Instead of going to the hospital, you will receive a “visit” from your doctor at home through your computer (decentralized health), to discuss with him the data on the control of your disease that have been collected by various mobile devices and wearables, and decide together (patient empowerment) what is the best treatment, a treatment that will be custom-designed for you from a genetic analysis (personalized medicine) and after contrasting all the information available worldwide thanks to artificial intelligence. And the psychologist will treat your anxiety at high altitudes with a series of immersive sessions that will adjust to your reactions (virtual reality).
This could be a schematic projection of how the healthcare systems of the future might work if the most transformative innovations – which are technically already available, and in which 158 start-ups are working in Catalonia – were to be widely implemented. However, more investment is needed from the Administration in innovative purchasing so that these developments reach patients, and new professional profiles are also needed – both in hospitals and healthcare centers and in innovative companies – to develop these innovations to their full potential. These are two of the conclusions of the report HealthTech 2030: Catalonia’s contribution to disruptive innovation, prepared by Xartec Salut and EY, which which identifies the five HealthTech innovation trends with the greatest potential to transform healthcare systems and how the Catalan ecosystem is participating. According to the report, of the 240 HealthTech start-ups in Catalonia, 158 (66%) have as their main activity the development of technologies within one of the five trends with the greatest potential for transformation. These trends are:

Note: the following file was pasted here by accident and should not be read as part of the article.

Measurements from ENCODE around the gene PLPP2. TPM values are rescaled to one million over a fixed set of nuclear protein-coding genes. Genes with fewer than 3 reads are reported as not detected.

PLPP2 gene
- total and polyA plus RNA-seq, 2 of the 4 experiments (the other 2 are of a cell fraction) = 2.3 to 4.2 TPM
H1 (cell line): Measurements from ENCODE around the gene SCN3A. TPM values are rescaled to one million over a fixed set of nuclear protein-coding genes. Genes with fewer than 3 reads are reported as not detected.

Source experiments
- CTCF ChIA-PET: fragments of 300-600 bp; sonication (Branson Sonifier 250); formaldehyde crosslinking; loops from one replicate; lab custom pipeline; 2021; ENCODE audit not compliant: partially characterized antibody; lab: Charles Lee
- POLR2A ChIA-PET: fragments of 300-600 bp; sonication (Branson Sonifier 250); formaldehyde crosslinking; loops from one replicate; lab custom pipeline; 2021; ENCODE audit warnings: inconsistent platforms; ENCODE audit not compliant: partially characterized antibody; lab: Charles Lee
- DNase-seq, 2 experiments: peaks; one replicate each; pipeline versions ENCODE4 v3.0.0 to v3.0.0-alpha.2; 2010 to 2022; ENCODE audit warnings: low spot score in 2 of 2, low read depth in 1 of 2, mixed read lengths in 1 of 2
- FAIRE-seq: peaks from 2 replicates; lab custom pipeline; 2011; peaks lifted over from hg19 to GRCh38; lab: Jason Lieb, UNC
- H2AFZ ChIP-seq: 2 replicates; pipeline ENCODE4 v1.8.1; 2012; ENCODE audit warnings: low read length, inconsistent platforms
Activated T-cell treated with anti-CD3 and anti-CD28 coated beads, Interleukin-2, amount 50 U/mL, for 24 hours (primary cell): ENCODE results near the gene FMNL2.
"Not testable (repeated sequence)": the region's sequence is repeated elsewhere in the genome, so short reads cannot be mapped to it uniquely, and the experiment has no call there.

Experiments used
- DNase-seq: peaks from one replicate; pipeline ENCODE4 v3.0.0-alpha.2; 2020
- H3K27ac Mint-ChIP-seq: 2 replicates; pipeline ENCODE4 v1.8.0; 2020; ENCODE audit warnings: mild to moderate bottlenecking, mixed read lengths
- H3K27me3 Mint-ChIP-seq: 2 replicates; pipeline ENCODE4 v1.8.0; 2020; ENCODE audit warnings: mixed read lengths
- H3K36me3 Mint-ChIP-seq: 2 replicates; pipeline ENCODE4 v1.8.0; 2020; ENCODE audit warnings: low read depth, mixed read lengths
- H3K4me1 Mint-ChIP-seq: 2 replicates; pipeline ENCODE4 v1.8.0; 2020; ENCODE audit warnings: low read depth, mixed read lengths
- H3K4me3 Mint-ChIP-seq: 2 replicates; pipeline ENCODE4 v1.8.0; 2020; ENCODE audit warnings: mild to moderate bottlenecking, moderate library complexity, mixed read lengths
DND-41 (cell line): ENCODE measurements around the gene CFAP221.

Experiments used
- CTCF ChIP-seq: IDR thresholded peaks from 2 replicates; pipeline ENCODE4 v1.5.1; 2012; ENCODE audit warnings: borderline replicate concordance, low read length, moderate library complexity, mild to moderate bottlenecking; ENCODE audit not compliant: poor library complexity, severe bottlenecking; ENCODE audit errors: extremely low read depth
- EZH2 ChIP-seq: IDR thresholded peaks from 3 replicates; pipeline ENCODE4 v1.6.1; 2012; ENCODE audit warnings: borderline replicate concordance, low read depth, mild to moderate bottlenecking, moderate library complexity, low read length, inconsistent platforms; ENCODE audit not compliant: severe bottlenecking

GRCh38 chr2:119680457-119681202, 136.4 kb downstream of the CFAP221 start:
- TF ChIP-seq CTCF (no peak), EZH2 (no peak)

– Stretched reality, which brings together augmented reality technologies (integration of computer-generated images with the user’s vision) and virtual reality (creation of immersive computer-generated environments), which have an increasing application in surgery and in the training of medical professionals, as well as in the treatment of phobias and other psychological problems.
The report identifies 10 Catalan start-ups working in this area and analyzes the case of Amelia Virtual Care, which has created a virtual reality platform to treat health problems, and analyzes the case of Amelia Virtual Care, which has created a virtual reality platform to treat health problems.